It’s likely that we’ve all created a password based off a pet name, the sports team you follow or simply ‘password’. Hackers can find and use this information to gain access to your accounts.

The National Cyber Security Centre recommends using three random words to create a password. On top of this, it’s recommended that you use a mixture of letters, numbers and symbols, and a different password per account. But how do you create multiple secure passwords and remember which belongs to which account? This is where a password manager comes in.

What is a password manager?

A password manager is a site or app which stores your passwords in one place. You will need to login to your password manager before using it. But this the only password you’ll need to remember. We would also strongly recommend enabling multi-factor authentication (MFA) too.

When logged in to a password manager on a web browser, you can add extensions to autofill your login credentials on sites. You can also store other login credentials. Password managers can also create random, unique passwords for you.

Different Password Managers:

Many browsers, including Google Chrome and Microsoft Edge have built-in password managers. You may have seen pop-ups when logging into sites asking if you want to store your password. These built-in password managers are protected by your mail login, e.g. Gmail account for Chrome.

If you are looking for a password manager for your workplace, we’d recommend using a standalone password manager. Standalone password management sites include LastPass or Keeper. Most have free and paid for versions to access account upgrades.

With a standalone password manager, you can download apps or install extensions onto your browsers to easily access your credentials. Standalone managers also come with added features such as creating random, unique passwords for you.

Standalone password managers also allow you to create organisational accounts. You can store shared credentials across multiple accounts, making it easy for departments to access details.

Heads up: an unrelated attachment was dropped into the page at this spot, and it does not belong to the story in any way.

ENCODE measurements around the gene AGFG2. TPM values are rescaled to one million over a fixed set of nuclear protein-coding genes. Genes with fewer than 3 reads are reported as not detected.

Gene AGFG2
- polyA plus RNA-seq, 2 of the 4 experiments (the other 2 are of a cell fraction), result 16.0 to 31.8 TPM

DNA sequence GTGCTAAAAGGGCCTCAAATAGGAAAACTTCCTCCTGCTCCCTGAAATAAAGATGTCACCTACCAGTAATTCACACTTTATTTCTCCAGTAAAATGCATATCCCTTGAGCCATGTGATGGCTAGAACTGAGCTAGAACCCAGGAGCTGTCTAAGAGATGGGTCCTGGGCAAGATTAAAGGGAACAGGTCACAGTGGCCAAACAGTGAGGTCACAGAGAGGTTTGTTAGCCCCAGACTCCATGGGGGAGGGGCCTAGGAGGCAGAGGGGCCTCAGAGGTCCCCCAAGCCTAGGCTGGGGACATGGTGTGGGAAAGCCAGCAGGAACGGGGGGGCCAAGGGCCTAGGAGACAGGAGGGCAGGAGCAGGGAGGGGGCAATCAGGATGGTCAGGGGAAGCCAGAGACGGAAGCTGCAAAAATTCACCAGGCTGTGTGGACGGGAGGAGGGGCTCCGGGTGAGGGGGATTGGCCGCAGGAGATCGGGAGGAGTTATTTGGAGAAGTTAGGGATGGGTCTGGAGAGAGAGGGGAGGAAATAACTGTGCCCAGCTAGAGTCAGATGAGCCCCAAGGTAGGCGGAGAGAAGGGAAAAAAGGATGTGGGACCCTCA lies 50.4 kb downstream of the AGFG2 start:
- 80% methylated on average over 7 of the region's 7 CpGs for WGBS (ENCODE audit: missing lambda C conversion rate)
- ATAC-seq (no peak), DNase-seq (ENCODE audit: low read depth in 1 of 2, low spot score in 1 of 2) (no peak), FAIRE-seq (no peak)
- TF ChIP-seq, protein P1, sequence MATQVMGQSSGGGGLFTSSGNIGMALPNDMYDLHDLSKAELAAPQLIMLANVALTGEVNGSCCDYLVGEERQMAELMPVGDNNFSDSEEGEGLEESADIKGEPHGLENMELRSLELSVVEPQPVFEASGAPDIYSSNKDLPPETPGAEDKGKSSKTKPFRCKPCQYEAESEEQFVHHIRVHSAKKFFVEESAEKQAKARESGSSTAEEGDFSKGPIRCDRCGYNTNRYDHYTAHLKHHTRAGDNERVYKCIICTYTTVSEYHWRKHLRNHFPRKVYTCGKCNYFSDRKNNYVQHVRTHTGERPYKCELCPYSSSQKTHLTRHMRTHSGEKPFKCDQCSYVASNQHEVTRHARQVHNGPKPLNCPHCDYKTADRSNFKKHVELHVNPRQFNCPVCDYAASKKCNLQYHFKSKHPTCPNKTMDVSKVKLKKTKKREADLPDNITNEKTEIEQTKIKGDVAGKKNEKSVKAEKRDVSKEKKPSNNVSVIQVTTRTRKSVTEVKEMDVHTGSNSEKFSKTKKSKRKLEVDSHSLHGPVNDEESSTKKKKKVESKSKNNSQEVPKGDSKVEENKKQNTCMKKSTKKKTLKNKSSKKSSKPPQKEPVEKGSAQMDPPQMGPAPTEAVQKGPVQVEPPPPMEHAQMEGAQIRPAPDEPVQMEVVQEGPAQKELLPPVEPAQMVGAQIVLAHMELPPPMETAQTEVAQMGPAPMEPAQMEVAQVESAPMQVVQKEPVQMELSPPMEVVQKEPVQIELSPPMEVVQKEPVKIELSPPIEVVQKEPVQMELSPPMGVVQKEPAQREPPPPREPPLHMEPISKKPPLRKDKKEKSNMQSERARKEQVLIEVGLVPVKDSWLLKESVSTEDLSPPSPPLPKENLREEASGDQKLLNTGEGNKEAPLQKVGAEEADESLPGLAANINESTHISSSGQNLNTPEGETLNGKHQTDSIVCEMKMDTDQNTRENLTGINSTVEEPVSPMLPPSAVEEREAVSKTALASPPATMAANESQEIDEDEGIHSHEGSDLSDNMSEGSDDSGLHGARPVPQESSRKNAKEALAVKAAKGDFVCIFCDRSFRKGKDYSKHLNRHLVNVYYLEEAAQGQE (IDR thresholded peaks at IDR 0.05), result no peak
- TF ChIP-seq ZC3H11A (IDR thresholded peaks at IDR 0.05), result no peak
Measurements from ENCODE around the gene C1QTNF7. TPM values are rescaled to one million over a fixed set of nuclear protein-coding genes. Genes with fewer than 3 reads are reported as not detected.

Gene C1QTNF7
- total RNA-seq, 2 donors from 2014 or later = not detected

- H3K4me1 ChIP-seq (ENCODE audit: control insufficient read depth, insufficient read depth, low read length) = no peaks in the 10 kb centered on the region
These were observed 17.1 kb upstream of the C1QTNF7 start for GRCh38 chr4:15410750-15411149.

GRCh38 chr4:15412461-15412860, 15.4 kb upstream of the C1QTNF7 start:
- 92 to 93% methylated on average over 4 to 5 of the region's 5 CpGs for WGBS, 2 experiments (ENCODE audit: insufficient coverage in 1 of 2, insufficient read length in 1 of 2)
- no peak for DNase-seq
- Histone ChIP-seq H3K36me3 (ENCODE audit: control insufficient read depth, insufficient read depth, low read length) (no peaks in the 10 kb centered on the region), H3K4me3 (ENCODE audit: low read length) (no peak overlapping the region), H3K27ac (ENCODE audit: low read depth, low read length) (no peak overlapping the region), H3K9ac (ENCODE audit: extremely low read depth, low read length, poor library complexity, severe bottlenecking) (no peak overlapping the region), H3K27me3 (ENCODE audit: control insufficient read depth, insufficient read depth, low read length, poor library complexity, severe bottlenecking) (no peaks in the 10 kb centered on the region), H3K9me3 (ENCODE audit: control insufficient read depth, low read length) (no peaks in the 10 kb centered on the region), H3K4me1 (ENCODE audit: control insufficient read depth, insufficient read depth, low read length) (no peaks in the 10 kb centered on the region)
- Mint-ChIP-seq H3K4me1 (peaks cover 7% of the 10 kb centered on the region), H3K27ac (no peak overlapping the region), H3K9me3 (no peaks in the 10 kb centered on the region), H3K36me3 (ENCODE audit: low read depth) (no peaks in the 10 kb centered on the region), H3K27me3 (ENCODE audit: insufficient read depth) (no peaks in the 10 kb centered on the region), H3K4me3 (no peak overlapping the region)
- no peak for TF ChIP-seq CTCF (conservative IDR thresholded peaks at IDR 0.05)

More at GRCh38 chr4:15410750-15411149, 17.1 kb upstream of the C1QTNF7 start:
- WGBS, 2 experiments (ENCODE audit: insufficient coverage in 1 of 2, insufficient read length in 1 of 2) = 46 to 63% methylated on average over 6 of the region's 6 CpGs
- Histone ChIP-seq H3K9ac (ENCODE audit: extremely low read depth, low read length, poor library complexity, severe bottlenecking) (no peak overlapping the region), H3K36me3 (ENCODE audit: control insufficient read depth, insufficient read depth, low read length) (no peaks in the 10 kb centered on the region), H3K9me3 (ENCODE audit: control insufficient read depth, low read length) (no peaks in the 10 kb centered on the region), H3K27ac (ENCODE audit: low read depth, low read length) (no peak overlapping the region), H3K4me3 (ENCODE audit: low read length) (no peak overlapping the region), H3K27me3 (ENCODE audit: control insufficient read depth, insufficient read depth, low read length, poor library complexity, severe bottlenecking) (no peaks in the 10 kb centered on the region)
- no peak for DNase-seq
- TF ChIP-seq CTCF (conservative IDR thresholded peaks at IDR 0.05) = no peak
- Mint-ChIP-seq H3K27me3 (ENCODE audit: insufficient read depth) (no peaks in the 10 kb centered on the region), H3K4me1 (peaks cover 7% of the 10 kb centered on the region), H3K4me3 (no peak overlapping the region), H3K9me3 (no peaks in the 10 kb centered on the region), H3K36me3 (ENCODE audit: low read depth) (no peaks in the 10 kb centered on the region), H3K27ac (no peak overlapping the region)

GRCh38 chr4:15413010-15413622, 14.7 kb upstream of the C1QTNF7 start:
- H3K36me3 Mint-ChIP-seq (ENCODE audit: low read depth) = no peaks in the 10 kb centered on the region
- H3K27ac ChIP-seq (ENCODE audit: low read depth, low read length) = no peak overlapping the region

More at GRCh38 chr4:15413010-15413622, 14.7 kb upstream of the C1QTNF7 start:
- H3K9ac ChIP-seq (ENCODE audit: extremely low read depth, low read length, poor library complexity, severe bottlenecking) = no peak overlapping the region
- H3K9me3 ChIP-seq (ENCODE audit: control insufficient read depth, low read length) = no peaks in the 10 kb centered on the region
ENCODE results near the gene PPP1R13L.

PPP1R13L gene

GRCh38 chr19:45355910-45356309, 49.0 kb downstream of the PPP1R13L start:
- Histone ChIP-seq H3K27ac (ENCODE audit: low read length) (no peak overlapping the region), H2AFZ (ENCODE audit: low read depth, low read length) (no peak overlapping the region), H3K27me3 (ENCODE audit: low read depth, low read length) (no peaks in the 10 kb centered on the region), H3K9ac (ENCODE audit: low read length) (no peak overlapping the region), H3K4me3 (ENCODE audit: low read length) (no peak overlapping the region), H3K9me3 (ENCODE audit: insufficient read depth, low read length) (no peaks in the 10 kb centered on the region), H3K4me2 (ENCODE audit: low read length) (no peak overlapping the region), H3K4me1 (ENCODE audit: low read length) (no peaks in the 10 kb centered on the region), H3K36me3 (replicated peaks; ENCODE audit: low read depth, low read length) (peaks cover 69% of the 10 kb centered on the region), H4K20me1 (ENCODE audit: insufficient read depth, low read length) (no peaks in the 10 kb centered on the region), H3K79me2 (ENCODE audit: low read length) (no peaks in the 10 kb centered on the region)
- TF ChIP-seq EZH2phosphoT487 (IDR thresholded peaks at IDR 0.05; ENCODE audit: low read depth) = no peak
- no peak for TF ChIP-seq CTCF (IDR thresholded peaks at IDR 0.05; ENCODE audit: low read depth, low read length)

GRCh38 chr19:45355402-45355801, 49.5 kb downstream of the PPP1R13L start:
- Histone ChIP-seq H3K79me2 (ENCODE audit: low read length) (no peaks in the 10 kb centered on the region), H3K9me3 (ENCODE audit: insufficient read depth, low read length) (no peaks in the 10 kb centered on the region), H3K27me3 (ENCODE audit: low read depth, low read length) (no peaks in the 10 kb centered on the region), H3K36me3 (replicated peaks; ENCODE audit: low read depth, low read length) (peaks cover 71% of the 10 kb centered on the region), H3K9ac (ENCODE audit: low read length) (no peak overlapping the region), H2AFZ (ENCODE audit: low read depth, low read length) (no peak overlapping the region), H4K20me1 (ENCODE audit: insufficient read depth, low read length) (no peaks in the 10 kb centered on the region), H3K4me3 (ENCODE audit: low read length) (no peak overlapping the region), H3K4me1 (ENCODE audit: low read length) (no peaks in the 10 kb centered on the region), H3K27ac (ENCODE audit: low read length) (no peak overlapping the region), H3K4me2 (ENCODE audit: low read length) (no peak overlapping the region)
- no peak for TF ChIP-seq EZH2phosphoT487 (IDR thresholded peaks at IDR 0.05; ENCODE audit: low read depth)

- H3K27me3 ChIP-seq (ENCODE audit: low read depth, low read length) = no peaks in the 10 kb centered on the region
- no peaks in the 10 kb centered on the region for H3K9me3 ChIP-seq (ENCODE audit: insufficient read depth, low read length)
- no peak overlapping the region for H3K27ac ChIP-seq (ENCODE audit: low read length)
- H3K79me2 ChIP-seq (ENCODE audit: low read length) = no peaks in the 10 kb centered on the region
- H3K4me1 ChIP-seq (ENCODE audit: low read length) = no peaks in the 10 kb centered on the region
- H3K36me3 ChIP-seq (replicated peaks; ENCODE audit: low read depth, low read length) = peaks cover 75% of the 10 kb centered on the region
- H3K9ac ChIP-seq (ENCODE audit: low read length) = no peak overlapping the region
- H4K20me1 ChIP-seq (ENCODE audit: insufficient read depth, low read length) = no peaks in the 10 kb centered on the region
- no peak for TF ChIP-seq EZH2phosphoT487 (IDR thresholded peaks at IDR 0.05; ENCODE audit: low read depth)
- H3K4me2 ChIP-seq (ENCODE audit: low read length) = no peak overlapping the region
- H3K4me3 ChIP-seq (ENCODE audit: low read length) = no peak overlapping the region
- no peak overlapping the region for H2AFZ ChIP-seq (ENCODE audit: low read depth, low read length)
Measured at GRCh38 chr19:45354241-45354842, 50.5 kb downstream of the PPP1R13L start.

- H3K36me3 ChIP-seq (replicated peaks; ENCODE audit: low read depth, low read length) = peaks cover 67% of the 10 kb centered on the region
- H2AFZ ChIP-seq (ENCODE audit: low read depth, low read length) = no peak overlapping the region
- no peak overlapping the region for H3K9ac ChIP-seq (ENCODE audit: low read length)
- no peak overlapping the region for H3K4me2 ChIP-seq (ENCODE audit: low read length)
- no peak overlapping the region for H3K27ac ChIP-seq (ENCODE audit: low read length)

Protecting your password manager:

As your password manager holds either all or a large portion of your login credentials, you need to make sure it’s secure. Enabling multi-factor authentication (MFA) gives the password manager an extra layer of security.

If you have a password manager app, ensure that automatic updates are switched on. This will install security and software patches as soon as they are available.

Lastly, don’t forget to make the password used to access your account as secure as possible. Use three random words, with letters, numbers, and symbols.

In summary…

A password manager will:

  • Store all your passwords securely
  • Only need one, secure password to access your vault – although we’d recommend enabling MFA too
  • Auto-fills login credentials so there’s no need to type them in
  • Creates random, unique passwords for you, and saves them!
  • A share function enables you to share login credentials with multiple staff

Using a password manager helps you to use secure, unique passwords, individual to each site you log in to. This makes it difficult for hackers to access your accounts as you’re not using easy passwords or the same password across multiple sites.

Take your time to research the different options available to see what’s right for you, but if you need support, we’re here to help.

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